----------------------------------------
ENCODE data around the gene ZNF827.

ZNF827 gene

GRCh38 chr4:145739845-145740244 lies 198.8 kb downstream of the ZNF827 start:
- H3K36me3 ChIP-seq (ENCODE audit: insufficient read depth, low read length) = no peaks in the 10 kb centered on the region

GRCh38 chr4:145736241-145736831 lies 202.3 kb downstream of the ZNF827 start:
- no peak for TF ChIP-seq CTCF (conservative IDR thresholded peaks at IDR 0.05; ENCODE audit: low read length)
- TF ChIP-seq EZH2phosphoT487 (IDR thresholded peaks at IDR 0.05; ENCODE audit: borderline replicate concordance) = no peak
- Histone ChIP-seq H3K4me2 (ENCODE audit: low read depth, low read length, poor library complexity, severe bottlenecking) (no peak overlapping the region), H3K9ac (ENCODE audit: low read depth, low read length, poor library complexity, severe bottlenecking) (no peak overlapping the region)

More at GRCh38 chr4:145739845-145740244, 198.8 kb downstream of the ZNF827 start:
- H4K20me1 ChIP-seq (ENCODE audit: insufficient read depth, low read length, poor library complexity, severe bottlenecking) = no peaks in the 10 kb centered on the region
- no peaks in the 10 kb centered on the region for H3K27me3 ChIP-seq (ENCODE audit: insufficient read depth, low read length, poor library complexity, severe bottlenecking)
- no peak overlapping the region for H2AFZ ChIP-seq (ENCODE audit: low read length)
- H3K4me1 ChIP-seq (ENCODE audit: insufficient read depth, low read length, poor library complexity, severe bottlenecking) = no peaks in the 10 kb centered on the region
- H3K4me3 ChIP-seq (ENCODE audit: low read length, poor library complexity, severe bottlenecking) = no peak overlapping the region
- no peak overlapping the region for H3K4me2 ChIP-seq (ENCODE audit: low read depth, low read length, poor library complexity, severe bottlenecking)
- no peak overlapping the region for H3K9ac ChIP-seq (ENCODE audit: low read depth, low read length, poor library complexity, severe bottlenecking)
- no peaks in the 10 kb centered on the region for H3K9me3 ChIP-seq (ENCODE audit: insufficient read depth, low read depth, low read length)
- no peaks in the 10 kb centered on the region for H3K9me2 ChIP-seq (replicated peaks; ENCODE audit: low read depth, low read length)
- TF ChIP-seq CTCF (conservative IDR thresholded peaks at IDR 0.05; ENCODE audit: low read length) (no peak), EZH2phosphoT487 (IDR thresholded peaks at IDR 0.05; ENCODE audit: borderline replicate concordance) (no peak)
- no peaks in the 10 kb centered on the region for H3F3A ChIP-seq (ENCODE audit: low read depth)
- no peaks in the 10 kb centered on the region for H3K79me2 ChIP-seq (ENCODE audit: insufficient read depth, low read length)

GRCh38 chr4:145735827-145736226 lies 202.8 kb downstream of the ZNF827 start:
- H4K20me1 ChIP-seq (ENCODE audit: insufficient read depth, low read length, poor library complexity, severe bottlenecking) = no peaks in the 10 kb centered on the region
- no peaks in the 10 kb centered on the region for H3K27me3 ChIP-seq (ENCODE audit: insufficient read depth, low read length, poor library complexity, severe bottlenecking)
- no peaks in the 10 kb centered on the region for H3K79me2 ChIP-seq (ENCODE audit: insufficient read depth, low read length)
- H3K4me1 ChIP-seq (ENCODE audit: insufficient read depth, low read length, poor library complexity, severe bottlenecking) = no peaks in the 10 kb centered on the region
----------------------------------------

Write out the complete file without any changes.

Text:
ENCODE data around the gene ZNF827.

ZNF827 gene

GRCh38 chr4:145739845-145740244 lies 198.8 kb downstream of the ZNF827 start:
- H3K36me3 ChIP-seq (ENCODE audit: insufficient read depth, low read length) = no peaks in the 10 kb centered on the region

GRCh38 chr4:145736241-145736831 lies 202.3 kb downstream of the ZNF827 start:
- no peak for TF ChIP-seq CTCF (conservative IDR thresholded peaks at IDR 0.05; ENCODE audit: low read length)
- TF ChIP-seq EZH2phosphoT487 (IDR thresholded peaks at IDR 0.05; ENCODE audit: borderline replicate concordance) = no peak
- Histone ChIP-seq H3K4me2 (ENCODE audit: low read depth, low read length, poor library complexity, severe bottlenecking) (no peak overlapping the region), H3K9ac (ENCODE audit: low read depth, low read length, poor library complexity, severe bottlenecking) (no peak overlapping the region)

More at GRCh38 chr4:145739845-145740244, 198.8 kb downstream of the ZNF827 start:
- H4K20me1 ChIP-seq (ENCODE audit: insufficient read depth, low read length, poor library complexity, severe bottlenecking) = no peaks in the 10 kb centered on the region
- no peaks in the 10 kb centered on the region for H3K27me3 ChIP-seq (ENCODE audit: insufficient read depth, low read length, poor library complexity, severe bottlenecking)
- no peak overlapping the region for H2AFZ ChIP-seq (ENCODE audit: low read length)
- H3K4me1 ChIP-seq (ENCODE audit: insufficient read depth, low read length, poor library complexity, severe bottlenecking) = no peaks in the 10 kb centered on the region
- H3K4me3 ChIP-seq (ENCODE audit: low read length, poor library complexity, severe bottlenecking) = no peak overlapping the region
- no peak overlapping the region for H3K4me2 ChIP-seq (ENCODE audit: low read depth, low read length, poor library complexity, severe bottlenecking)
- no peak overlapping the region for H3K9ac ChIP-seq (ENCODE audit: low read depth, low read length, poor library complexity, severe bottlenecking)
- no peaks in the 10 kb centered on the region for H3K9me3 ChIP-seq (ENCODE audit: insufficient read depth, low read depth, low read length)
- no peaks in the 10 kb centered on the region for H3K9me2 ChIP-seq (replicated peaks; ENCODE audit: low read depth, low read length)
- TF ChIP-seq CTCF (conservative IDR thresholded peaks at IDR 0.05; ENCODE audit: low read length) (no peak), EZH2phosphoT487 (IDR thresholded peaks at IDR 0.05; ENCODE audit: borderline replicate concordance) (no peak)
- no peaks in the 10 kb centered on the region for H3F3A ChIP-seq (ENCODE audit: low read depth)
- no peaks in the 10 kb centered on the region for H3K79me2 ChIP-seq (ENCODE audit: insufficient read depth, low read length)

GRCh38 chr4:145735827-145736226 lies 202.8 kb downstream of the ZNF827 start:
- H4K20me1 ChIP-seq (ENCODE audit: insufficient read depth, low read length, poor library complexity, severe bottlenecking) = no peaks in the 10 kb centered on the region
- no peaks in the 10 kb centered on the region for H3K27me3 ChIP-seq (ENCODE audit: insufficient read depth, low read length, poor library complexity, severe bottlenecking)
- no peaks in the 10 kb centered on the region for H3K79me2 ChIP-seq (ENCODE audit: insufficient read depth, low read length)
- H3K4me1 ChIP-seq (ENCODE audit: insufficient read depth, low read length, poor library complexity, severe bottlenecking) = no peaks in the 10 kb centered on the region